Imagine that water delivery entities are required to obtain permits from their local community or communities prior to diverting water into their canals. Imagine that water delivery entities and drainage districts are required to obtain permits from their local community or communities prior to removing debris impeding flows in their canals or ditches. What if the operation, maintenance, cleaning, and repair of irrigation and drainage facilities (ditch use) was subject to regulation by the Federal Emergency Management Agency (FEMA) through local community flood control authorities?

Does it make sense to grant local communities the power to permit the activities water delivery and drainage entities must perform to maintain the safe passage of water in their facilities? Could rural communities even accomplish such a task with their shrinking populations or budgets? Would local communities even have the knowledge and understanding of the nature of the work required to maintain a ditch and, therefore, regulate ditch use? If a permit is required, does that also allow the local community to deny that permit? How can a water delivery or drainage entity operate and maintain its system if the local community denies a permit?

Unfortunately, FEMA is attempting to impose this permitting requirement in Idaho. Since early 2017, a group of Idaho stakeholders, including the Idaho Department of Water Resources, and Idaho cities, counties, and water users (collectively referred to as the Idaho Work Group), have been engaged in negotiations with FEMA Region X. Although the negotiations began by addressing concerns over the replacement of a culvert in a floodway, FEMA quickly redirected the conversation to assert control over ditch use.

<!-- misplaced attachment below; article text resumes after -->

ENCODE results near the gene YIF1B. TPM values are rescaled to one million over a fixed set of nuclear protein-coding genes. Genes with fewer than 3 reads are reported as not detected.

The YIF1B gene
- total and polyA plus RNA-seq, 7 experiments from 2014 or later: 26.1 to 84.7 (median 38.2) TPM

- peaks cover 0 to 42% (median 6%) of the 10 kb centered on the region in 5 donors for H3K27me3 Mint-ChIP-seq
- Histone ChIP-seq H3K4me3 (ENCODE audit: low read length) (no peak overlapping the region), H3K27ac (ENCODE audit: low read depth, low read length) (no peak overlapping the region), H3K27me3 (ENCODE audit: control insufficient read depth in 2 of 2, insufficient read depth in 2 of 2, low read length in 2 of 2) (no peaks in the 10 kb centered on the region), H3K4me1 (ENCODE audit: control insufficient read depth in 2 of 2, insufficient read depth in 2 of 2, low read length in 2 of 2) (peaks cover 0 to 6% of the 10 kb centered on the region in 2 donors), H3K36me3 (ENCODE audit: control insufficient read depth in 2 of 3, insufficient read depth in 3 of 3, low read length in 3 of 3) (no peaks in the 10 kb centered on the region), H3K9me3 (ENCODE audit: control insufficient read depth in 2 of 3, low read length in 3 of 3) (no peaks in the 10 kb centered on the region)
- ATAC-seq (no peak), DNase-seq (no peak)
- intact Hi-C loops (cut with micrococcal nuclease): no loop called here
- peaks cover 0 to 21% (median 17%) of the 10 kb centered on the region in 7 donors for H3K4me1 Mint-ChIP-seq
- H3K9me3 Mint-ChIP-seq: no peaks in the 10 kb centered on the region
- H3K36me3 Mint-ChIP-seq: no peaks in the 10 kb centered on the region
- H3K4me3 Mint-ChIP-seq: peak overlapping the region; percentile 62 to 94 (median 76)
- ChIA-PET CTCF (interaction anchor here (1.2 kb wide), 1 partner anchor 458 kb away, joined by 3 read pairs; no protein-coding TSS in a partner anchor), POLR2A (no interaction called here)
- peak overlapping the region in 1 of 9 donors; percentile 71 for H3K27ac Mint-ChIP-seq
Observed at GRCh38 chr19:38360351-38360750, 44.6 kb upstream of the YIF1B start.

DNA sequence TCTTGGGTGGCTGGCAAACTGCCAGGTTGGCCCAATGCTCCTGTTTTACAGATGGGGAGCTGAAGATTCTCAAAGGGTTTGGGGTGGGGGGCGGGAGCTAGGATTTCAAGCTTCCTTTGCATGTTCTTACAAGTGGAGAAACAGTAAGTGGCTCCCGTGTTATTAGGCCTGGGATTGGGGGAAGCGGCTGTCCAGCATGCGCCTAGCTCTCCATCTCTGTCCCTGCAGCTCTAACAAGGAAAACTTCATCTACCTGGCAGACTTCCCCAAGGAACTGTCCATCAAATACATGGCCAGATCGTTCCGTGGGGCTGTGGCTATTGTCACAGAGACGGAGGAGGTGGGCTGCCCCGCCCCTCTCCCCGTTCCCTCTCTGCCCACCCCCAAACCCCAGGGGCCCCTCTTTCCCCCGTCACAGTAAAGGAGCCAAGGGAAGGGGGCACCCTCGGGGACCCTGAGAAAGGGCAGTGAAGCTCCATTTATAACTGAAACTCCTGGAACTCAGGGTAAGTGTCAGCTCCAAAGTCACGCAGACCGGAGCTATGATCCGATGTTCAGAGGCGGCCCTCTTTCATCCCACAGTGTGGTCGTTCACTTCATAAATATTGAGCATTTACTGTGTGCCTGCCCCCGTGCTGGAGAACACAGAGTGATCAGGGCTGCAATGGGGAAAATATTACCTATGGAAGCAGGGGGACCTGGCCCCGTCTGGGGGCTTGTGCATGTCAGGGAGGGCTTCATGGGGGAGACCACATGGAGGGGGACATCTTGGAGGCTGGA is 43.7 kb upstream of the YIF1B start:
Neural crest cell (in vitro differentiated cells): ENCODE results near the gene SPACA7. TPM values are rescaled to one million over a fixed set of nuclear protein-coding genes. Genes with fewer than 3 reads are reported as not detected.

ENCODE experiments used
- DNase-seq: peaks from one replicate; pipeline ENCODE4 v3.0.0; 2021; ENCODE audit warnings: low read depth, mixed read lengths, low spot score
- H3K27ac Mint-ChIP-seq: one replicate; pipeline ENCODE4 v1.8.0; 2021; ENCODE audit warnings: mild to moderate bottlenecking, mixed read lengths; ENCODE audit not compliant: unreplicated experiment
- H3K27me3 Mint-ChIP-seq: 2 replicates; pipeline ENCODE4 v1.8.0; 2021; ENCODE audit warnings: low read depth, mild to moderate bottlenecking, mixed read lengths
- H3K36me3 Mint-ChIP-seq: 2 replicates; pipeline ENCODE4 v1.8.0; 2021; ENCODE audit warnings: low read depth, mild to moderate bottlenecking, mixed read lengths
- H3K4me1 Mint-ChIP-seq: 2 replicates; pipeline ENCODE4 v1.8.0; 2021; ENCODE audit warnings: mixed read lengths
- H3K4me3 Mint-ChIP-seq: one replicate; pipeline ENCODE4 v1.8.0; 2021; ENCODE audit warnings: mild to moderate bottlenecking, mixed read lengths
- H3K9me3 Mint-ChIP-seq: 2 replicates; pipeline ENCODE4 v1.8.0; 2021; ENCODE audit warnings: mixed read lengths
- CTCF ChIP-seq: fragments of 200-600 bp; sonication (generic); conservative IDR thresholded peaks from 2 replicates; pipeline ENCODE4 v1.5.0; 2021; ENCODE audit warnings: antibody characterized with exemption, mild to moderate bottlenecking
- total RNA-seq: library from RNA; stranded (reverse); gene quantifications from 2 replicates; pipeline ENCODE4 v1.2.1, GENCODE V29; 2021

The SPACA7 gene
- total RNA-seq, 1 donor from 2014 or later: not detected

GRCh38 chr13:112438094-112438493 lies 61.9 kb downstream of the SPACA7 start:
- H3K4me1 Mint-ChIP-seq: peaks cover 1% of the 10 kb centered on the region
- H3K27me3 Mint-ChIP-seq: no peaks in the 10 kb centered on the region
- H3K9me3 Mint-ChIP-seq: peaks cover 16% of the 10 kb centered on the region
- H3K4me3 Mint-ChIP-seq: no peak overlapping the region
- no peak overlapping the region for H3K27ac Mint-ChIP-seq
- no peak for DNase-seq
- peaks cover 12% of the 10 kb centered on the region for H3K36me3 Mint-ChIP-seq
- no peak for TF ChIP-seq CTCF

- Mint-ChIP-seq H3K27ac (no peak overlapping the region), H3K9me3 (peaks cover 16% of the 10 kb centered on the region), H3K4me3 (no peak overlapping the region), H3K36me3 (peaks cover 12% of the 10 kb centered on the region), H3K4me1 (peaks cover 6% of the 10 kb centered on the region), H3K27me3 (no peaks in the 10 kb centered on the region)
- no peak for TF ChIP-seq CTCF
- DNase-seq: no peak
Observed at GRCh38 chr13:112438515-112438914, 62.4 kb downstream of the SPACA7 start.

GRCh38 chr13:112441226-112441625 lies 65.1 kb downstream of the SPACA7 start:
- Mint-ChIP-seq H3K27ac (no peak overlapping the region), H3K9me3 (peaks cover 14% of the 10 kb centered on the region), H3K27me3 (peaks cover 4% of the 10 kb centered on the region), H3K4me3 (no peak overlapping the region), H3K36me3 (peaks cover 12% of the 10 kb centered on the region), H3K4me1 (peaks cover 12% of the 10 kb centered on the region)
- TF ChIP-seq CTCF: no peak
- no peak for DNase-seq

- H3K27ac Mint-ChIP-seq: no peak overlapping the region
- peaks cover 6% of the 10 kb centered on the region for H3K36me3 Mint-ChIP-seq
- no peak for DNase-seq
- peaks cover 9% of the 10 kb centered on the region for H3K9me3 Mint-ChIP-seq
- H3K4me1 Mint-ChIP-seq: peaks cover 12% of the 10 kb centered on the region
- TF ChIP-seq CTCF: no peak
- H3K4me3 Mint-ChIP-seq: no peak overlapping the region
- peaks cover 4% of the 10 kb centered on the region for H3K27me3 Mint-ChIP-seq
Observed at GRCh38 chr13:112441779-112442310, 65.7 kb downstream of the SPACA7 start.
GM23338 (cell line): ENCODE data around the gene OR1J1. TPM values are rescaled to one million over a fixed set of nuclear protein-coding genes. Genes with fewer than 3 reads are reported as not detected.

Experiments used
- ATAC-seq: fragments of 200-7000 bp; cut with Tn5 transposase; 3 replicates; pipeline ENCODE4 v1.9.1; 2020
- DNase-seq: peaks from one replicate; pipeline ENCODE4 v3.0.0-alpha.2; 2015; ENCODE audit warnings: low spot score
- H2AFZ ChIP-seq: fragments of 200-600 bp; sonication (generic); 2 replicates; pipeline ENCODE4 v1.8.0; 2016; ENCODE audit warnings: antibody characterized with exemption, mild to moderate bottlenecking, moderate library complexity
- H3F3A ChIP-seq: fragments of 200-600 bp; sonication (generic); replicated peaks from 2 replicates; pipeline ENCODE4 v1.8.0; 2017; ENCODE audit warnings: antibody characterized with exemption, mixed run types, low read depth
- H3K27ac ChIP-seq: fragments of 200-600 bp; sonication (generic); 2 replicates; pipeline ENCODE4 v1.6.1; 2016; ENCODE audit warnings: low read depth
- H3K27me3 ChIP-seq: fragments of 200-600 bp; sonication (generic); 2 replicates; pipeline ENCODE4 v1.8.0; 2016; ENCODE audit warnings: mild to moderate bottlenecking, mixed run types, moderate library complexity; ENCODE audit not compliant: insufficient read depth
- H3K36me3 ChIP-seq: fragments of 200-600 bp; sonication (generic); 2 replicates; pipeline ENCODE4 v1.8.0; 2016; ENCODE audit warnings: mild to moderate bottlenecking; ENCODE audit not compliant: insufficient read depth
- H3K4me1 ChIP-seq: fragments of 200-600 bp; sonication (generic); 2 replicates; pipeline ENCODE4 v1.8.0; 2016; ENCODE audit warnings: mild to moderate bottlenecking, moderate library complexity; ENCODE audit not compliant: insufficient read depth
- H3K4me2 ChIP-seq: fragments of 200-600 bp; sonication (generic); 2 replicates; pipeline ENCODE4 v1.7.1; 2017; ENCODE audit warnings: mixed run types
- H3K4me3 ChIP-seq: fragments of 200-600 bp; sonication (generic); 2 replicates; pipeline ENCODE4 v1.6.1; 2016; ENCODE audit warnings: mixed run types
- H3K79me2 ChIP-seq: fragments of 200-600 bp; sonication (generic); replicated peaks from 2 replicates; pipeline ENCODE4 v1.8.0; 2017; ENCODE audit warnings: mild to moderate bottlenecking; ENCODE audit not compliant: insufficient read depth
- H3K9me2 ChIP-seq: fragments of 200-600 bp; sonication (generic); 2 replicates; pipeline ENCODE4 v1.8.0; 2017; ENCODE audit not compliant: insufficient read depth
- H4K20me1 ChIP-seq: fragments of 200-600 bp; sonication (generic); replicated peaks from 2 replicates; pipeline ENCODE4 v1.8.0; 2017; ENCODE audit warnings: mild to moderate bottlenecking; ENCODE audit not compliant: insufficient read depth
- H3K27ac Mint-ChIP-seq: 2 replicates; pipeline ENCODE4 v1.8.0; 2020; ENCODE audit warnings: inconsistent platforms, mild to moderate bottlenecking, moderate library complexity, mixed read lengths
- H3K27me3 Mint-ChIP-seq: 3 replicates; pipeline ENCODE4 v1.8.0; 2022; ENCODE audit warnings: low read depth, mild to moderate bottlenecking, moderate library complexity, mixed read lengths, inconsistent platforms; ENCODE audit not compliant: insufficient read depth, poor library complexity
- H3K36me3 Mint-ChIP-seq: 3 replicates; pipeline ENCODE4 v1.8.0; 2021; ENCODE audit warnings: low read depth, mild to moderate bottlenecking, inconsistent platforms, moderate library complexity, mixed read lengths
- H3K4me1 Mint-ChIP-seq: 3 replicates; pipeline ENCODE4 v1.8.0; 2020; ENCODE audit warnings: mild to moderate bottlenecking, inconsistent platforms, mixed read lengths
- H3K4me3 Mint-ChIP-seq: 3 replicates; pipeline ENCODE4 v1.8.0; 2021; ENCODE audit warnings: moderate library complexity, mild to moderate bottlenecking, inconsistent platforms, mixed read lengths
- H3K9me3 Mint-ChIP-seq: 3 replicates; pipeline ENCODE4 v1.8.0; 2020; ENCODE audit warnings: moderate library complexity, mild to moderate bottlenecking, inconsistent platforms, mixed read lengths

FEMA demands that Idaho’s local communities regulate ditch use by requiring permits within flood-prone areas (called flood development permits) as a condition of participation in the National Flood Insurance Program (NFIP). According to FEMA, the NFIP, and its implementing regulations, impose a duty to permit certain ditch use activities as a precondition to doing work in an irrigation or drainage facility. FEMA has threatened that noncompliance will result in the state of Idaho being suspended from the NFIP. Frustratingly, FEMA maintains these unreasonable demands even though Idaho’s counties and cities have repeatedly stated they do not have the resources (either money or manpower) to regulate these activities.

This issue hinges on the definition of one word: development. Under the National Flood Insurance Act, (42 U.S.C.S. § 4001 et seq.), communities wishing to participate in the NFIP, and thereby provide access to subsidized flood insurance, must meet certain, minimum criteria. One requirement mandates that local communities issue permits for any “development” within special flood hazard areas designated by FEMA. Development is defined in NFIP regulations as “any man-made change to improved or unimproved real estate, including but not limited to buildings or other structures, mining, dredging, filling, grading, paving, excavation or drilling operations or storage of equipment or materials.” (44 C.F.R. § 59.1)